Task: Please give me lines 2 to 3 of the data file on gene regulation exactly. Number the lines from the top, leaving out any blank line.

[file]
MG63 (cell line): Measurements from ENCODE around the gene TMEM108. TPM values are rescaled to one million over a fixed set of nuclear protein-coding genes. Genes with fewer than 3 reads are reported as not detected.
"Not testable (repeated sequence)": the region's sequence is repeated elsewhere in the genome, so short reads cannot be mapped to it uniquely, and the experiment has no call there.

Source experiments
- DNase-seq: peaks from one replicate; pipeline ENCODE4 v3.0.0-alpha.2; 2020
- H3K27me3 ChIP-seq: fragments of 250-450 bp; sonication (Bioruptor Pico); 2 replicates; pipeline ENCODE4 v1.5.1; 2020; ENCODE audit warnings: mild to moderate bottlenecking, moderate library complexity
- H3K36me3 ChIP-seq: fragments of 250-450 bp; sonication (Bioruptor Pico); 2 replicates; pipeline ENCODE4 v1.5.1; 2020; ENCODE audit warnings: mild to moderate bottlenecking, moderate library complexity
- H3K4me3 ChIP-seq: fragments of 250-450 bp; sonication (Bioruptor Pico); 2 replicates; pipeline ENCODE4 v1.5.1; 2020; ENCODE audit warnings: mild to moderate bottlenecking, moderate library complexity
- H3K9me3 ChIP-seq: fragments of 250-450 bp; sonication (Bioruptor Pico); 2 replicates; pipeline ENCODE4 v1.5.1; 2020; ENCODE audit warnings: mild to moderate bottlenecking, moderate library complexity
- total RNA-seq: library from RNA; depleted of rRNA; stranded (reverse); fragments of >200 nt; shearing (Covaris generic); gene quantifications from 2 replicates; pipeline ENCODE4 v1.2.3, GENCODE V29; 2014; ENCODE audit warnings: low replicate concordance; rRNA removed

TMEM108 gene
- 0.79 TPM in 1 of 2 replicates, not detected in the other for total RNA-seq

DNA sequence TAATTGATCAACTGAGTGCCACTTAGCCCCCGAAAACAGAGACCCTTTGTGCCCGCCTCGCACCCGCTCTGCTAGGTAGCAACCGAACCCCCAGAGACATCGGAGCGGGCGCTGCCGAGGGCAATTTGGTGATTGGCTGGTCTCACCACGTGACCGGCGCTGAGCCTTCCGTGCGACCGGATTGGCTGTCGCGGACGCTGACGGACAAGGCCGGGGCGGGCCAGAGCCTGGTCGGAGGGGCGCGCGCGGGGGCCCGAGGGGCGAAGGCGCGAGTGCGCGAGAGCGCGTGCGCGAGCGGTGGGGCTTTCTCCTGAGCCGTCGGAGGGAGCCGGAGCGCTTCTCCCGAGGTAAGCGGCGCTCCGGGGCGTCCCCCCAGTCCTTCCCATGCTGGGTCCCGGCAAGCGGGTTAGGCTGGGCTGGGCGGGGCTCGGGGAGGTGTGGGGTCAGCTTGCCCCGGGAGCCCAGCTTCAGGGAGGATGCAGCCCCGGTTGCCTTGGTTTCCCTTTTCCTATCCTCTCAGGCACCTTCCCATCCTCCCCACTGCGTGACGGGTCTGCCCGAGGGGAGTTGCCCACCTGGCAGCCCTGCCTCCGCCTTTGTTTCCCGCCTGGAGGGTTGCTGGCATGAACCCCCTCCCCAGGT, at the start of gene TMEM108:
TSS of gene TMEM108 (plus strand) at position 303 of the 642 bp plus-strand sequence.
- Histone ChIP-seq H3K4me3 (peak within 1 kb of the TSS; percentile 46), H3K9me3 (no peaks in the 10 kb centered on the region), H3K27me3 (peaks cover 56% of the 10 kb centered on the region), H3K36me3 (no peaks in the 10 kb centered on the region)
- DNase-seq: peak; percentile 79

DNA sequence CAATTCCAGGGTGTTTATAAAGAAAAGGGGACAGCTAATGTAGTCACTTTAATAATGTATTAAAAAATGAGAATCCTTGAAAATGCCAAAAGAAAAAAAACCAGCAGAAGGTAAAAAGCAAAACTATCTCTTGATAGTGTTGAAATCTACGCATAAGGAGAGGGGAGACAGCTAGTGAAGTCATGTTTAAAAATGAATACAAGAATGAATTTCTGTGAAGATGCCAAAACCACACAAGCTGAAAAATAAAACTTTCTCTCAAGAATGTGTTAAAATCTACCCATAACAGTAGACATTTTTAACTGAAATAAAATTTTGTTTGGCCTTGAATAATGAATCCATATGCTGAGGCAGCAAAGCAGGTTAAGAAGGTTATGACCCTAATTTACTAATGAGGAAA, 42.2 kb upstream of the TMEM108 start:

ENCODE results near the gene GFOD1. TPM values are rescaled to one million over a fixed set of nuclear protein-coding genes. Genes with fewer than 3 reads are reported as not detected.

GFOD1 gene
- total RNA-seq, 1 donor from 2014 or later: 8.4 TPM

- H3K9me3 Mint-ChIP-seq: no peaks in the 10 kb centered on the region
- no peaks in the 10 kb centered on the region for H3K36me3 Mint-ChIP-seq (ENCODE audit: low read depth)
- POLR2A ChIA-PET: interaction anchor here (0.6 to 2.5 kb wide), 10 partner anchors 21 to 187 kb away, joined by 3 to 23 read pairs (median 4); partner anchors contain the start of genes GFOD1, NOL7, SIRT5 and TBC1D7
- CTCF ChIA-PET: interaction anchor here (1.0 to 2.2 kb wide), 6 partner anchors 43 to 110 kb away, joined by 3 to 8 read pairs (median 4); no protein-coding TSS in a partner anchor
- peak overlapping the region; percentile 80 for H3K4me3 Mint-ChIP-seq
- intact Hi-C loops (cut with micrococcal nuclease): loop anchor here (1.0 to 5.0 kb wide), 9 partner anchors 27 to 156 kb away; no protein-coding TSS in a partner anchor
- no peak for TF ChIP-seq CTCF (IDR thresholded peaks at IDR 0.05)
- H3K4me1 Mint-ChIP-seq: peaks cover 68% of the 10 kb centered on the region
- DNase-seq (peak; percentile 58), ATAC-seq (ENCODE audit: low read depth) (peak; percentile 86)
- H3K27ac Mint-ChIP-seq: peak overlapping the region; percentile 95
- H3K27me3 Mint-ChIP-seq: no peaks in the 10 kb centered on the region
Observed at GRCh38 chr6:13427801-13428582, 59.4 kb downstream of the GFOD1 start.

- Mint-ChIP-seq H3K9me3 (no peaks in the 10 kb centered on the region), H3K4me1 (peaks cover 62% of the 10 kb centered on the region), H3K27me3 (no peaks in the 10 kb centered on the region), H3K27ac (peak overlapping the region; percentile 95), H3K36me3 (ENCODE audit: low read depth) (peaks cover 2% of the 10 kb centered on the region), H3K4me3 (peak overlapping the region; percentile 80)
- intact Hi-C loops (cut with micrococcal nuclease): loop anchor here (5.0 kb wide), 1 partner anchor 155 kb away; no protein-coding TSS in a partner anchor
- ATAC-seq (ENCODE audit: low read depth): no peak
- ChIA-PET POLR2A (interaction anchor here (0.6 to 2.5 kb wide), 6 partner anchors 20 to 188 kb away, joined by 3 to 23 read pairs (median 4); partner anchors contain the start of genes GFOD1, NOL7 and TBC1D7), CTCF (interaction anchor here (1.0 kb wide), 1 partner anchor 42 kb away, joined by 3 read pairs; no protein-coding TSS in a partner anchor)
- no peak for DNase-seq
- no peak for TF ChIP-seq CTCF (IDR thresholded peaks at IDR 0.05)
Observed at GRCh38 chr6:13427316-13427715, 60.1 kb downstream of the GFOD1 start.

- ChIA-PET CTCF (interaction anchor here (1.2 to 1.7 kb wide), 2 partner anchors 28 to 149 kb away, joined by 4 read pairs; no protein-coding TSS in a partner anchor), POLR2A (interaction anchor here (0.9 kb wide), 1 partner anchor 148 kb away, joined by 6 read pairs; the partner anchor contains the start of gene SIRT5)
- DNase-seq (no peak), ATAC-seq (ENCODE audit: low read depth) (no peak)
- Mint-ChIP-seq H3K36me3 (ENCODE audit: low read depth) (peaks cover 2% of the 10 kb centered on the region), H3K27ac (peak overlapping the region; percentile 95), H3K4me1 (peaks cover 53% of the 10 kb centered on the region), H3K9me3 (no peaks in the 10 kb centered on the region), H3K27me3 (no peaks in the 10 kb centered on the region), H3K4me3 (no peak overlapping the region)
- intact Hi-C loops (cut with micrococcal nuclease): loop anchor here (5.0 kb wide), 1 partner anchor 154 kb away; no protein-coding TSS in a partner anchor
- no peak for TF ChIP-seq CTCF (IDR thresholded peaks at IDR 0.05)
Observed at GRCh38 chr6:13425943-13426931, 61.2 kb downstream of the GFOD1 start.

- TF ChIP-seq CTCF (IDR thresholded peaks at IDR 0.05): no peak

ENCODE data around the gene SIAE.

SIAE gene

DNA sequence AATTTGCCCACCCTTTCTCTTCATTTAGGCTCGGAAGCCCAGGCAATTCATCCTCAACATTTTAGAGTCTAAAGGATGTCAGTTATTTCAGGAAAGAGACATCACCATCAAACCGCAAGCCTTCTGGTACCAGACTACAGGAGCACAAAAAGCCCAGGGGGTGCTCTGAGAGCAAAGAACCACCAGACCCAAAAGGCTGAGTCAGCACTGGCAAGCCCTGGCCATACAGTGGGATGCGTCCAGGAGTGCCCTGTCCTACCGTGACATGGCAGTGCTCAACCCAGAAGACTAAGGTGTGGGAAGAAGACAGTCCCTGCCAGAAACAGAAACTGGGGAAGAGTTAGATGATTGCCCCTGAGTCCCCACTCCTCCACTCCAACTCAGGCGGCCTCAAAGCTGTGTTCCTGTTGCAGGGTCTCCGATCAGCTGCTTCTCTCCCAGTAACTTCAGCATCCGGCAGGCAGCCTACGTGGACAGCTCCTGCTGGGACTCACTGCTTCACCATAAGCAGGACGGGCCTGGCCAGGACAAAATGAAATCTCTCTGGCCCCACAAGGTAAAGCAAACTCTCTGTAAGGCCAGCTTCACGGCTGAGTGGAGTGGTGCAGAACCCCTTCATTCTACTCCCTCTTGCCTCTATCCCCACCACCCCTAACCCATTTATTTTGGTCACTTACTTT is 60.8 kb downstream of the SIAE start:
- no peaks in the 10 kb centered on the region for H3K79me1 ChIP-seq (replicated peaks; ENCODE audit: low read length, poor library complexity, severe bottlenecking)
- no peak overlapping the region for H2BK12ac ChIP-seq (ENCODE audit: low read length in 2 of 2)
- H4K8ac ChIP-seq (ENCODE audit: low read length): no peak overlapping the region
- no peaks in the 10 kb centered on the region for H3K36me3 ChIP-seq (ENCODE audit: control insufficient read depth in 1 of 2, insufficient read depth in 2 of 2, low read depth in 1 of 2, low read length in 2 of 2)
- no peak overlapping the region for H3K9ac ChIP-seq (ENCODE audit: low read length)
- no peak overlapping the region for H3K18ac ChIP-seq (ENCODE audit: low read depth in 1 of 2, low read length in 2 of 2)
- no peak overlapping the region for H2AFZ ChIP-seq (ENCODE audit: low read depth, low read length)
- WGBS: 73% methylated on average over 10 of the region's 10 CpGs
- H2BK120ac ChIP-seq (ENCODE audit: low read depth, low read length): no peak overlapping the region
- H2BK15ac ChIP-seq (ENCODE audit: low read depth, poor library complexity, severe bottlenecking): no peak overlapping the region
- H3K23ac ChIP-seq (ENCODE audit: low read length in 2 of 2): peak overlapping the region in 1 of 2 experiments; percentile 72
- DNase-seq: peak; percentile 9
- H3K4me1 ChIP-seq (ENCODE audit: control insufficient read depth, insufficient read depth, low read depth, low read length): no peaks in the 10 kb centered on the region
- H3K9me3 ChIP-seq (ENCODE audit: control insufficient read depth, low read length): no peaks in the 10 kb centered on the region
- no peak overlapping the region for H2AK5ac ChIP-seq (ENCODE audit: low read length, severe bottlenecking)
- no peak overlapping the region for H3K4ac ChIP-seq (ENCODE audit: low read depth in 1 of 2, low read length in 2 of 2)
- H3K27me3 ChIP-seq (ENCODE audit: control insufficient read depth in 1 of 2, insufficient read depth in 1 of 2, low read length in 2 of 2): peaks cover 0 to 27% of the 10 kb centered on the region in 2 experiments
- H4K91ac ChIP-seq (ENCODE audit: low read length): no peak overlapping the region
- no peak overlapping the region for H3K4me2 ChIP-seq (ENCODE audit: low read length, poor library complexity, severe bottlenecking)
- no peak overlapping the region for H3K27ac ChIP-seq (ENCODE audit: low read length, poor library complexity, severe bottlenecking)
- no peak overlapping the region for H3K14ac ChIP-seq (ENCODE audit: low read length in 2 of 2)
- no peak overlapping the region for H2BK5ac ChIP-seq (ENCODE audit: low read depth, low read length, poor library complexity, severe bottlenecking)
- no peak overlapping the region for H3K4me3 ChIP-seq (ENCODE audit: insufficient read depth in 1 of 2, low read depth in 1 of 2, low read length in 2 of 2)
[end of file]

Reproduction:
"Not testable (repeated sequence)": the region's sequence is repeated elsewhere in the genome, so short reads cannot be mapped to it uniquely, and the experiment has no call there.

Source experiments